Cusabio Microbiology Recombinants

Genetic information in microbes

The genetic information in bacteria and many viruses are encoded in DNA, but some viruses use RNA. Genome replication is essential for the inheritance of genetically determined traits. Gene expression generally involves the transcription of DNA into messenger RNA and the translation of mRNA into protein.

Genome organization

The bacterial chromosome is a circular DNA molecule that functions as a self-replicating genetic element (replicon). Extrachromosomal genetic elements, such as plasmids and bacteriophages, are nonessential replicons that often determine resistance to antimicrobial agents, the production of virulence factors, or other functions. The chromosome replicates semi conservatively; each strand of DNA serves as a template for the synthesis of its complementary strand.

Mutation and Selection

The complete set of genetic determinants of an organism constitutes its genotype, and the observable characteristics constitute its phenotype. Mutations are hereditary changes in the genotype that can occur spontaneously or be induced by chemical or physical treatments. Organisms selected as reference strains are referred to as wild-type and their progeny with mutations are referred to as mutants. Selective media distinguish between wild-type and mutant strains based on growth; differential media distinguish between them based on other phenotypic properties.

Genetic Information Exchange

Genetic exchanges between bacteria occur by several mechanisms. In transformation, the recipient bacterium takes extracellular DNA from the donor. In transduction, the donor DNA packaged in a bacteriophage infects the recipient bacteria. In conjugation, the donor bacterium transfers DNA to the recipient by mating. Recombination of Microbiology is the rearrangement of the donor and recipient genomes to form new hybrid genomes. Transposons are mobile segments of DNA that move from one place to another within or between genomes.

Recombinant DNA and gene cloning

Gene cloning is the incorporation of a foreign gene into a vector to produce a recombinant DNA molecule that replicates and expresses the foreign gene in a recipient cell. Cloned genes are detected by the phenotypes they determine or by the specific nucleotide sequences they contain. Recombinant DNA and gene cloning are essential tools for research in molecular microbiology and medicine. They have many medical applications, including the development of new vaccines, biological products, diagnostic tests, and therapeutic methods.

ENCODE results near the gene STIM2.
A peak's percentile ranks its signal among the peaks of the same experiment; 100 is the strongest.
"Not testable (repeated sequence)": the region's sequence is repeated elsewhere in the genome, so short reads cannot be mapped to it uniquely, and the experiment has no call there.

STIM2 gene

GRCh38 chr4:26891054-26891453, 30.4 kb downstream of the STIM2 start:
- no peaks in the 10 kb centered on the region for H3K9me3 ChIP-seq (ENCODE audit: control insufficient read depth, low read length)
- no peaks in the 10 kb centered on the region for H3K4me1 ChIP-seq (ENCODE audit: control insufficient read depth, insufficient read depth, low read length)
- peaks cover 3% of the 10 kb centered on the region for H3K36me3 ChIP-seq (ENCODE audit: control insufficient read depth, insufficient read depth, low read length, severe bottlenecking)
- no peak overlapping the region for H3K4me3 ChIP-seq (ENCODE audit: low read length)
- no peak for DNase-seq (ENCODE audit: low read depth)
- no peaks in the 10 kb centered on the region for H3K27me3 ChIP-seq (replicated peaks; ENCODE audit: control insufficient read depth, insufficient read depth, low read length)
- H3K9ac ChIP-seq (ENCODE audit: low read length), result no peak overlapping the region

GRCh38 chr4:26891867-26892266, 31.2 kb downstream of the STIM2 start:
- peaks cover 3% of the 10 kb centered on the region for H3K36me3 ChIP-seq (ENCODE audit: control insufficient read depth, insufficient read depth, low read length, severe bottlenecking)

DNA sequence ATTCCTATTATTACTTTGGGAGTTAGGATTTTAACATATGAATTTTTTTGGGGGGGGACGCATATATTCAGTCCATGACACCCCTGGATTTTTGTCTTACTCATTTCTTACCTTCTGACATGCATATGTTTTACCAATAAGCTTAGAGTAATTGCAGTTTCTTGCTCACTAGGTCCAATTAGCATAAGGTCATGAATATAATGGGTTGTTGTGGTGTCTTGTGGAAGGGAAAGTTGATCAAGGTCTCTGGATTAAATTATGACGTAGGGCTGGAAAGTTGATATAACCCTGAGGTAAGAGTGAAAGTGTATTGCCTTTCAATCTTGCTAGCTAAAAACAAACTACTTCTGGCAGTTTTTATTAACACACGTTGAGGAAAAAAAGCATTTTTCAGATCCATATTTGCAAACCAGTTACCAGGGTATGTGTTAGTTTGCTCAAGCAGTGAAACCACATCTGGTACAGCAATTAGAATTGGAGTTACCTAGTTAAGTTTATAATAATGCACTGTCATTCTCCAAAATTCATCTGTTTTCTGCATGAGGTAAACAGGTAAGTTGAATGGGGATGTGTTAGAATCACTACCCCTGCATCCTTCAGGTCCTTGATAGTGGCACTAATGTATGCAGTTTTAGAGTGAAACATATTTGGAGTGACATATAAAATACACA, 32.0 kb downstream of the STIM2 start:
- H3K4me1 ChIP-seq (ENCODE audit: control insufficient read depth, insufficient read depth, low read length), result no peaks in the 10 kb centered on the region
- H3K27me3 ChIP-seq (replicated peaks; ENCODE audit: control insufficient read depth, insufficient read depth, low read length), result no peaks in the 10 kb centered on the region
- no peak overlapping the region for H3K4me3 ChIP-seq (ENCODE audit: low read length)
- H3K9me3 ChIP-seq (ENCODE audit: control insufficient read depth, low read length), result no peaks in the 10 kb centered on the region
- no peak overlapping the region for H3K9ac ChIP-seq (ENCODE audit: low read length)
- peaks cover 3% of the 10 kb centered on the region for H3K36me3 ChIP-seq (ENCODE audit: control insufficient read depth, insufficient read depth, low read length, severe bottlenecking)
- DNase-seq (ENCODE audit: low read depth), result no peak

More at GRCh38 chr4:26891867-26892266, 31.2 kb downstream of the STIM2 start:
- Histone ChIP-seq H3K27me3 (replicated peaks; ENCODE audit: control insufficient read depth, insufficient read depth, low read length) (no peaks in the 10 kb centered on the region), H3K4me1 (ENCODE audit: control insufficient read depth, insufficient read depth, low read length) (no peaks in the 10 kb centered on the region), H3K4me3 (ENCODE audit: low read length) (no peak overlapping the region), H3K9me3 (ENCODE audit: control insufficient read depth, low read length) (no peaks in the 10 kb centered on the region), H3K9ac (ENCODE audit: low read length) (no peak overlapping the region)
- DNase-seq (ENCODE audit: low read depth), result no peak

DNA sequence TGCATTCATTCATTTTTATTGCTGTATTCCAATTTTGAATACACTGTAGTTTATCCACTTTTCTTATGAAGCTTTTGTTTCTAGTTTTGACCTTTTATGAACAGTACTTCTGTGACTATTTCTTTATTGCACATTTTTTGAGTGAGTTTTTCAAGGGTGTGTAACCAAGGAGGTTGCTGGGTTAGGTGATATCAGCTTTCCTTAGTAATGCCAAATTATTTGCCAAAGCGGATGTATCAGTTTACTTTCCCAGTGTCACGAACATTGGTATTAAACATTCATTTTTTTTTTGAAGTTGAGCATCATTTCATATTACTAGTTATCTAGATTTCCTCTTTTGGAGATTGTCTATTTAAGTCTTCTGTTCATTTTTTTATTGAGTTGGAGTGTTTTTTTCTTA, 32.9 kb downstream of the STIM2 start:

Regulation of Gene Expression

Gene expression in microbes is often regulated by intracellular or environmental conditions. Regulation can affect any step in gene expression, including the initiation or termination of transcription, translation, or the activity of gene products. An operon is a set of genes that are transcribed as a single unit and expressed in a coordinated manner. Specific regulation induces or represses a particular gene or operon. The global regulation affects a set of operons, which constitute a regulon. All operons in the regulon are coordinately controlled by the same regulatory mechanism.

Genetic information in microbes

The genetic material of bacteria and plasmids is DNA. Bacterial viruses (bacteriophages or phages) have DNA or RNA as their genetic material. The two essential functions of genetic material are replication and expression. The genetic material must be replicated precisely for the progeny to inherit all the specific genetic determinants (the genotype) of the parent organism. The expression of specific genetic material under a particular set of growth conditions determines the observable characteristics (phenotype) of the organism.

Bacteria have few structural or developmental features that can be easily observed, but they do have a wide range of biochemical capabilities and patterns of susceptibility to antimicrobial agents or bacteriophages. These latter characteristics are often selected as inherited traits to be analyzed in bacterial genetics studies. Current status in the expression of recombinant proteins in microbial systems

Without a doubt, E. coli is the most widely used host for the expression of heterologous genes. It has been used for this purpose for more than 40 years, so there is a lot of knowledge accumulated about its advantages and disadvantages as a platform for expression. Rosano and Ceccarelli review the tools available (expression vectors, strains, media composition, etc.) when using E. coli as a host (Rosano and Ceccarelli, 2014). Different approaches to solving common problems, such as inclusion body (IB) formation or poor performance, are also presented.

Other authors delve a little deeper into these issues. Costa and her co-authors provide a detailed description of the different fusion tags that can be added to the target protein to increase its solubility and/or facilitate its purification from the cellular medium (Costa et al., 2014). In this line, Correa and his co-authors present a very promising approach to easily assess the solubility of a recombinant protein by cloning the corresponding gene in 12 different expression vectors in parallel (Correa et al., 2014).